“The Marvelous Mrs. Maisel”: A Reconsideration of S2

Posted: December 11th, 2018 | Filed under: Culture, TV | No Comments »

The other day, an old college chum sent me a review of a film he figures I’d be interested in.

In the missive, he said something to the effect of, I guess you don’t like to read reviews in advance, so it won’t color your take on films.

To which I responded, au contraire, I read far too many reviews in advance, have favorite reviewers who are go to, and I’m sure that habit, for better or worse, does color my perspective.

I also have my own personal predilections which affect my take on a movie or TV series. Coen Brothers always get a break in advance.

Or a second season of a series I loved the first time around, like “Mozart in the Jungle.”

Or, “The Marvelous Mrs. Maisel.”

At the bottom here, you can listen to my podcasted review of Season 2, rendered for my FPK reviewing duties after watching the first three of the ten episode second season of the beloved, award-winning Amazon Prime comedy.

After consuming, in short time, the rest of the Season 2, I need to posit a more refined and considered take that is positive, but not as much so.

At the time when the series is set, the 1950s, there was a common if sexist in retrospect saying, “A girl has the right to change her mind.”

Well, I’m changing mine. At least, somewhat. Read the rest of this entry »


“The Norsemen”: TV Review Podcast

Posted: October 5th, 2018 | Filed under: Film Reviews Podcast, TV | No Comments »

I’m not going to say a whole lot about the Netflix comedy series “The Norsemen,” now in its second season.

Because it is most difficult to describe. Since it’s a comedy set in Norway in the year 790 and features all Norwegian actors, speaking English thankfully.

It is intelligent. It is droll. It cleverly weaves current day social motifs into its ancient setting.

Most important: It’s funny. Very very funny.

For more, listen below:

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“Killing Eve”: A Review & Podcast

Posted: June 1st, 2018 | Filed under: Film Reviews Podcast, TV | No Comments »

So I ran into my friend Jane last week, who advised her latest TV obsession was the BBC America series, “Killing Eve.”

Which struck me, because in the few days before I’d run across a number of reviews online, all of which were of one mind with praise.

Then, a few days later, I happened to run into some other pals, Mike and Wendy, film and TV buffs with good taste. When I asked if they’d watched “Killing Eve,” they immediately came with the compliments.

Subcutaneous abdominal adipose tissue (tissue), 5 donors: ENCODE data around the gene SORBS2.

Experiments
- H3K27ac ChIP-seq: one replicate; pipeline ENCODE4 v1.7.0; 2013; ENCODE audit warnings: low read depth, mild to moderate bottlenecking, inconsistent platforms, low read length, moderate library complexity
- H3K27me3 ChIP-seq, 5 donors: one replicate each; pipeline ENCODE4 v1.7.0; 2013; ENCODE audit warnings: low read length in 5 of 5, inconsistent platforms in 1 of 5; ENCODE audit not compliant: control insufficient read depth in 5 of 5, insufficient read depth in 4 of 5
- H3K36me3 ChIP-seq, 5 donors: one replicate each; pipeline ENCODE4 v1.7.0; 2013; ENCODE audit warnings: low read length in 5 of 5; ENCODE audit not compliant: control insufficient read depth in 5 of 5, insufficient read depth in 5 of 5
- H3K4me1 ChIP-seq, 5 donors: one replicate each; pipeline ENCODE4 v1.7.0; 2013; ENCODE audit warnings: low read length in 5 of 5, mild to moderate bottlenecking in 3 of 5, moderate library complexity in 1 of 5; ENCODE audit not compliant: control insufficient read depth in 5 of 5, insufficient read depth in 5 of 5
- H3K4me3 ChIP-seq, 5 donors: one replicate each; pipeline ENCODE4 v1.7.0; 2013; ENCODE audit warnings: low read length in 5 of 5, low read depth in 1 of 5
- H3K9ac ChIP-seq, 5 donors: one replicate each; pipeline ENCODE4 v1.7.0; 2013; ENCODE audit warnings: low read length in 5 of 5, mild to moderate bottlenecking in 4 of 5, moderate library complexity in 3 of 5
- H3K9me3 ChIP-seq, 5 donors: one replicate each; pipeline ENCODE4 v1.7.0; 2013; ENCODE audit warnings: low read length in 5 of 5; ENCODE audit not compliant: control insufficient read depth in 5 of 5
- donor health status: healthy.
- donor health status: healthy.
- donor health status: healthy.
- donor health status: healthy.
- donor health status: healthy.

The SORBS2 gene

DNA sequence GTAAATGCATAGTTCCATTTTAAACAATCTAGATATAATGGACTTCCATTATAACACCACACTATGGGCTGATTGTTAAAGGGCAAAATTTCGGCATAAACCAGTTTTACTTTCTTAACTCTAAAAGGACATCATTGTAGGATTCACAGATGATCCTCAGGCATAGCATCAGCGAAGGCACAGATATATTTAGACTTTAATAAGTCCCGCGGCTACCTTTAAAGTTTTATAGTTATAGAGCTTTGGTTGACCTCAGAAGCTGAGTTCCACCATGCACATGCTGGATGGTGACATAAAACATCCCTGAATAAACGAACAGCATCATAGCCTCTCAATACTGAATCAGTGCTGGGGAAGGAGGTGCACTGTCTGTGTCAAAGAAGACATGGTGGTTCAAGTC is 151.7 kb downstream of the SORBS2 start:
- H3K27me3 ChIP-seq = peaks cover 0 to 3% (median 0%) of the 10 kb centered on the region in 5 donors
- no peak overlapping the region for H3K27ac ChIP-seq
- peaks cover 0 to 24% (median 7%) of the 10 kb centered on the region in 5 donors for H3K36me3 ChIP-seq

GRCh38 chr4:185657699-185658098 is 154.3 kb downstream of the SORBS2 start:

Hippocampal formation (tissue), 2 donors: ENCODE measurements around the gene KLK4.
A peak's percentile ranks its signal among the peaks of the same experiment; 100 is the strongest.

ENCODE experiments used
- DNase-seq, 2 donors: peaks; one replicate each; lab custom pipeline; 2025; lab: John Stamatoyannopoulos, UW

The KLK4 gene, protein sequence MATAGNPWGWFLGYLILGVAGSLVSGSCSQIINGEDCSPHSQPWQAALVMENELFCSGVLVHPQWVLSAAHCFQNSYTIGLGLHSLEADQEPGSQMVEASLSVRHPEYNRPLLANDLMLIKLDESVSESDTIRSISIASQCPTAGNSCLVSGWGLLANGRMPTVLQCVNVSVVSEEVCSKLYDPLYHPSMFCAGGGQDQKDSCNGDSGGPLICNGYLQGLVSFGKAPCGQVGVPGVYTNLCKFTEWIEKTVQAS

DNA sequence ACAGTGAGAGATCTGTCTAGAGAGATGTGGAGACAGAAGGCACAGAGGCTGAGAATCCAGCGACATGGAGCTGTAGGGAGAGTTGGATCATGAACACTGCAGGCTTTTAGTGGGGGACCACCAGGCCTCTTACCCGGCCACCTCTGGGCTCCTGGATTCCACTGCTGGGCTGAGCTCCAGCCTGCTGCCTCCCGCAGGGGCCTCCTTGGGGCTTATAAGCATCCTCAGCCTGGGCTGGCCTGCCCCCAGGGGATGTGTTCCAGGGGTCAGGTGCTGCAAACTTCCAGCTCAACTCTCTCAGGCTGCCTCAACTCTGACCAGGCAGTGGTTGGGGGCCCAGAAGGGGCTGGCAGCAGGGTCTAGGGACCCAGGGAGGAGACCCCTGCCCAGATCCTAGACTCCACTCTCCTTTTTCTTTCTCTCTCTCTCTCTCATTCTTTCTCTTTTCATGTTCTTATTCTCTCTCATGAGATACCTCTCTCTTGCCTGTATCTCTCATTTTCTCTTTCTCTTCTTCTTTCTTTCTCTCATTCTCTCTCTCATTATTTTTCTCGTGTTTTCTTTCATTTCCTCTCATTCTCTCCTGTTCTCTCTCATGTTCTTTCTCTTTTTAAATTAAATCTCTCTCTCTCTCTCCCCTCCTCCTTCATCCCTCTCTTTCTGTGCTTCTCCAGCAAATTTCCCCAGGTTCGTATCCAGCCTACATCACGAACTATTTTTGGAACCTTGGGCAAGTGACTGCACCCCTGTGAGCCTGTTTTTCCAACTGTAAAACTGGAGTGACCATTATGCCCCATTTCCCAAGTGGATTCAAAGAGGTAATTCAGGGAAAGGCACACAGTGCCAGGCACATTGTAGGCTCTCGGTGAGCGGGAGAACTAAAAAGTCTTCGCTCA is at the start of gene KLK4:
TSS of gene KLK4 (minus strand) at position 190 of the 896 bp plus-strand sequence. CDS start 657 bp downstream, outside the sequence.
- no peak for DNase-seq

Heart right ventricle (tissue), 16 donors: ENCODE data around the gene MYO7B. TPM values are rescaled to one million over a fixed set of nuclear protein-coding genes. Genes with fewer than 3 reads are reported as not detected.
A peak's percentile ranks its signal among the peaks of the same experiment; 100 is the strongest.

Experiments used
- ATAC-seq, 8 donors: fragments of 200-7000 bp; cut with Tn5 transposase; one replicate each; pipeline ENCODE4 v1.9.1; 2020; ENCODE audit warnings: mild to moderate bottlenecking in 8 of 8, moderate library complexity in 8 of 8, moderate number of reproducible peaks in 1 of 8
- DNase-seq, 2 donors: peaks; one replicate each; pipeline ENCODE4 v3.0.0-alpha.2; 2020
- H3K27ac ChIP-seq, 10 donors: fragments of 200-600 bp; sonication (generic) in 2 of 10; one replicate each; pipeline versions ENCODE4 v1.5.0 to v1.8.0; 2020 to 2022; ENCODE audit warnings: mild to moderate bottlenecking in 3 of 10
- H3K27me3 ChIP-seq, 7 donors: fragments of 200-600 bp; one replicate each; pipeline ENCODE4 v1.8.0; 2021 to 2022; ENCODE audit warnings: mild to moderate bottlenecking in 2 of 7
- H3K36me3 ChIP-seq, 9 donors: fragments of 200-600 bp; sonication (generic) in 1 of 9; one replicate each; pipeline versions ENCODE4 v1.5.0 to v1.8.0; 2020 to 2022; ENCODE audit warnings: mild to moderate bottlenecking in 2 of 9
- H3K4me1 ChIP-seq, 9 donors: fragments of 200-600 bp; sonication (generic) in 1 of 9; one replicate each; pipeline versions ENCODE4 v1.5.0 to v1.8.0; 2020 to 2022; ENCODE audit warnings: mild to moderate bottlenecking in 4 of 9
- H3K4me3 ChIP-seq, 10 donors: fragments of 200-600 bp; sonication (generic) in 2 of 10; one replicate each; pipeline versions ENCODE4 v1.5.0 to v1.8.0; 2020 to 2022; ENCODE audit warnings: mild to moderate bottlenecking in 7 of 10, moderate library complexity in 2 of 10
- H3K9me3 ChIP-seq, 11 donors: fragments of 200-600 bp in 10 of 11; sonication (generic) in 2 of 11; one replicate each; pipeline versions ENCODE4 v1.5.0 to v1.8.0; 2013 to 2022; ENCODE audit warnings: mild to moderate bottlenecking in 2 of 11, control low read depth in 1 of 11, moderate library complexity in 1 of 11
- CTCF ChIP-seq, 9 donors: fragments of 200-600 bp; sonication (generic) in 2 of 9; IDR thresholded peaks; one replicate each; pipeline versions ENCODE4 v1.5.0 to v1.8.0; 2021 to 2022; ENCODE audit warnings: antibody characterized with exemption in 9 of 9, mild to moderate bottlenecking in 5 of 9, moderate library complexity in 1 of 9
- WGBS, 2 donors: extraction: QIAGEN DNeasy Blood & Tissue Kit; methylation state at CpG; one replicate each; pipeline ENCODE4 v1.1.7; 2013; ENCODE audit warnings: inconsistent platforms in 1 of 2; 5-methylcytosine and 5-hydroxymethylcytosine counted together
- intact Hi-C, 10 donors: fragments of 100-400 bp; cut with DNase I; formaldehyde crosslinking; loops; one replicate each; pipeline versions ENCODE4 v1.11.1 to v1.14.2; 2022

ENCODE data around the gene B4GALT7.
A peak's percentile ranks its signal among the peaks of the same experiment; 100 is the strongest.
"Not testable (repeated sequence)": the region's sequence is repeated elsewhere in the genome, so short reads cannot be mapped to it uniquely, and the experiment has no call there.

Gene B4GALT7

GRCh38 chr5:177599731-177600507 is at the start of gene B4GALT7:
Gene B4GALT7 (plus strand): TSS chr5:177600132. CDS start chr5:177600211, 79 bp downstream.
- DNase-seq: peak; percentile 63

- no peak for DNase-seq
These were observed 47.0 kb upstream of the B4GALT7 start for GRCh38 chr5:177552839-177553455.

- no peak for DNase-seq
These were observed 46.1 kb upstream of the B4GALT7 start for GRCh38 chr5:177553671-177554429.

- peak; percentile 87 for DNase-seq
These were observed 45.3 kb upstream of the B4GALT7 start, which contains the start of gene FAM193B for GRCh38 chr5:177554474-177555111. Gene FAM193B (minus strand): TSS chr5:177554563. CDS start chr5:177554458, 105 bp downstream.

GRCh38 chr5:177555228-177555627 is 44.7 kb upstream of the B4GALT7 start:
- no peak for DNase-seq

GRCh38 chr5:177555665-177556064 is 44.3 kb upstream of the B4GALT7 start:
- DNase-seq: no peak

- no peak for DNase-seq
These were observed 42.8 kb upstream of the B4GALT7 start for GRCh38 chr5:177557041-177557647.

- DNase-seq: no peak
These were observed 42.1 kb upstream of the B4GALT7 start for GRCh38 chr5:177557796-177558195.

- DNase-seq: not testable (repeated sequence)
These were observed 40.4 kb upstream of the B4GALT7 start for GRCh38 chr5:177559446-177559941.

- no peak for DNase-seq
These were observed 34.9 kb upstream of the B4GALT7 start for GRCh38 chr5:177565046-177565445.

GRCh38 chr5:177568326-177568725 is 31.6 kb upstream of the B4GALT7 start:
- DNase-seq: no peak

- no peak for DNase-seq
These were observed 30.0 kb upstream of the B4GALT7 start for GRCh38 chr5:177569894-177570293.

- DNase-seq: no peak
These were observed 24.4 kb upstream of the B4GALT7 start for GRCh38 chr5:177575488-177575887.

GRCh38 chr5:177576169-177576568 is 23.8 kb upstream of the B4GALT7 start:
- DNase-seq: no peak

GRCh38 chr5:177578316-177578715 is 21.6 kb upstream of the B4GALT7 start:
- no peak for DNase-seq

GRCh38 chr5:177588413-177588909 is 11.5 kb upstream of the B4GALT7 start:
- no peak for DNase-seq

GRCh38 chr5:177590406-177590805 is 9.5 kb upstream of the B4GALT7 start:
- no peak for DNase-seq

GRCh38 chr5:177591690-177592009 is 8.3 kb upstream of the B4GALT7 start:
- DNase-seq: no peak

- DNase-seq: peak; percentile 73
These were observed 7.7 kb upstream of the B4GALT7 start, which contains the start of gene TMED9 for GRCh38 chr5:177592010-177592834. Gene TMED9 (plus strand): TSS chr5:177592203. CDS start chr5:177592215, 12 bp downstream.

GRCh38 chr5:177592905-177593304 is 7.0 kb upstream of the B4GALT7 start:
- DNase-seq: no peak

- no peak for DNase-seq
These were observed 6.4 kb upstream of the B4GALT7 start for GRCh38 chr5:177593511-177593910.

So I went home and streamed the first episode of the eight part series that has completed its first season cable run. Hooked, I watched another. Being somewhat compulsive, then another.

Consumed two more the following rainy afternoon. Then the final three episodes that night. Love when something like this lures me into the power binge.

Sandra Oh portrays a British MI5 agent obsessed with female serial killers. Jodie Comer plays a contract killer for a secret international cabal. Or, so we’re led to believe.

Hunter vs. the Hunted. And then the vice versa.

Obviously I was and remain fascinated — there will be a Season 2.

For more details, listen below:

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“Mozart in the Jungle”: Review & Podcast

Posted: March 9th, 2018 | Filed under: Film Reviews Podcast, TV | No Comments »

Every Wednesday, my pals Mike and Don and I eat lunch.

Being relatively intelligent blokes, the conversation can veer in any number of directions. Politics. College hoops. Explaining to Don how to use his smart phone. Old high school flames.

Etc, etc, etc.

More often than not, we’ll venture into the latest TV series that’s grabbed our attentions. The other two like the blood and guts stuff.

I’m not much into that sort and seek out more entertaining fare, less fraught with life and death peril.

“Mozart in the Jungle” fits easily outside the grizzly.

And I just power watched the latest, and, I believe, final season, in two evening sittings.

I couldn’t stop smiling.

Listen up for more reasons to check it out on Amazon Prime:

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“The Deuce”: David Simon Returns with Another Winner

Posted: September 12th, 2017 | Filed under: Culture, Ruminations, TV | 1 Comment »

Back in the day, a musician pal played a couple of gigs with an ersatz rock & roll band up I-65 from Louisville, in the less than Biblical Nimrod Room of an otherwise closed hotel in Seymour, Indiana.

“Come on up,” he implored, “there’s lots of local ladies.”

While flirting with one, the city of Columbus somehow popped up in the conversation.

“I’ve been to Columbus,” she bragged.

After chiming in that I’d been to several Ohio State football games that fall, it turned out she was talking about Columbus, Indiana, a few miles up the road from Seymour.

Perspective. With that one revelation, I understood the difference in our life experiences, the relatively limited expanse of her world.

In the details, there is to be learned much of a person’s personality and world view.

It is just such subtle, telling instances that make David Simon’s TV work so fulfilling. Usually always for the better, but sometime not, Simon immerses the viewer in the culture he’s talking about, giving the plotline context. The characters, personalities, foibles, humanity are constantly being revealed; they are given dimension. Read the rest of this entry »


Film Review Podcast: “Big Little Lies”

Posted: March 22nd, 2017 | Filed under: Cinema, Film Reviews Podcast, TV | No Comments »

Yes, I know there’s usually a film discussed in this space.

That’s why I’ve been comfortable branding myself now and again as the Culture Maven on Film.

But, if you’ve been paying close attention during our time together here, you will note that on occasion I discuss a TV series.

So it is this day, as I expostulate on the glossy Sunday evening HBO soap opera, “Big Little Lies.”

Nicole Kidman. Laura Dern. Adam Scott. (Though in my podcast below I mistakenly and incorrectly say Adam Driver. Were I not so lazy, I’d re-record it.)

Heck, it’s worth a look see if only to find out what Reese Witherspoon’s character in “Election” — Tracy Flick — is like when she grows up and lives in sumptuous surroundings in Monterey.

For more on why you might want to take a look see, you know what to do:

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Review Podcast: “The Night Of”

Posted: September 2nd, 2016 | Filed under: Film Reviews Podcast, Ruminations, TV | No Comments »